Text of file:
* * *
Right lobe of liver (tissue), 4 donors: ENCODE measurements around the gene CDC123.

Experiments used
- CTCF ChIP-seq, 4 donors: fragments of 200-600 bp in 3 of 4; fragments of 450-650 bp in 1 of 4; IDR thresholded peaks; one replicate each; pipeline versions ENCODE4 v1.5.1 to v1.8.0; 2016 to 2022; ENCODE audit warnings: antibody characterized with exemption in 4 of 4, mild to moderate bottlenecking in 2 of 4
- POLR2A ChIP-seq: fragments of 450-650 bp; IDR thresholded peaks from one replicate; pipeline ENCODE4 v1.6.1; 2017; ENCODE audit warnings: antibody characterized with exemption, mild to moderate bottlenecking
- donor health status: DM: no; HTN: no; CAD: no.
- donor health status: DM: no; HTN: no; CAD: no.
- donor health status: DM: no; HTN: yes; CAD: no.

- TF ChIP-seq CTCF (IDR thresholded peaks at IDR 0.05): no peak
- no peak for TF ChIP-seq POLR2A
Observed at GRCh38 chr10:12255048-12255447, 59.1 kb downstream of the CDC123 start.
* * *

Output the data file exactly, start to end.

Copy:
Right lobe of liver (tissue), 4 donors: ENCODE measurements around the gene CDC123.

Experiments used
- CTCF ChIP-seq, 4 donors: fragments of 200-600 bp in 3 of 4; fragments of 450-650 bp in 1 of 4; IDR thresholded peaks; one replicate each; pipeline versions ENCODE4 v1.5.1 to v1.8.0; 2016 to 2022; ENCODE audit warnings: antibody characterized with exemption in 4 of 4, mild to moderate bottlenecking in 2 of 4
- POLR2A ChIP-seq: fragments of 450-650 bp; IDR thresholded peaks from one replicate; pipeline ENCODE4 v1.6.1; 2017; ENCODE audit warnings: antibody characterized with exemption, mild to moderate bottlenecking
- donor health status: DM: no; HTN: no; CAD: no.
- donor health status: DM: no; HTN: no; CAD: no.
- donor health status: DM: no; HTN: yes; CAD: no.

- TF ChIP-seq CTCF (IDR thresholded peaks at IDR 0.05): no peak
- no peak for TF ChIP-seq POLR2A
Observed at GRCh38 chr10:12255048-12255447, 59.1 kb downstream of the CDC123 start.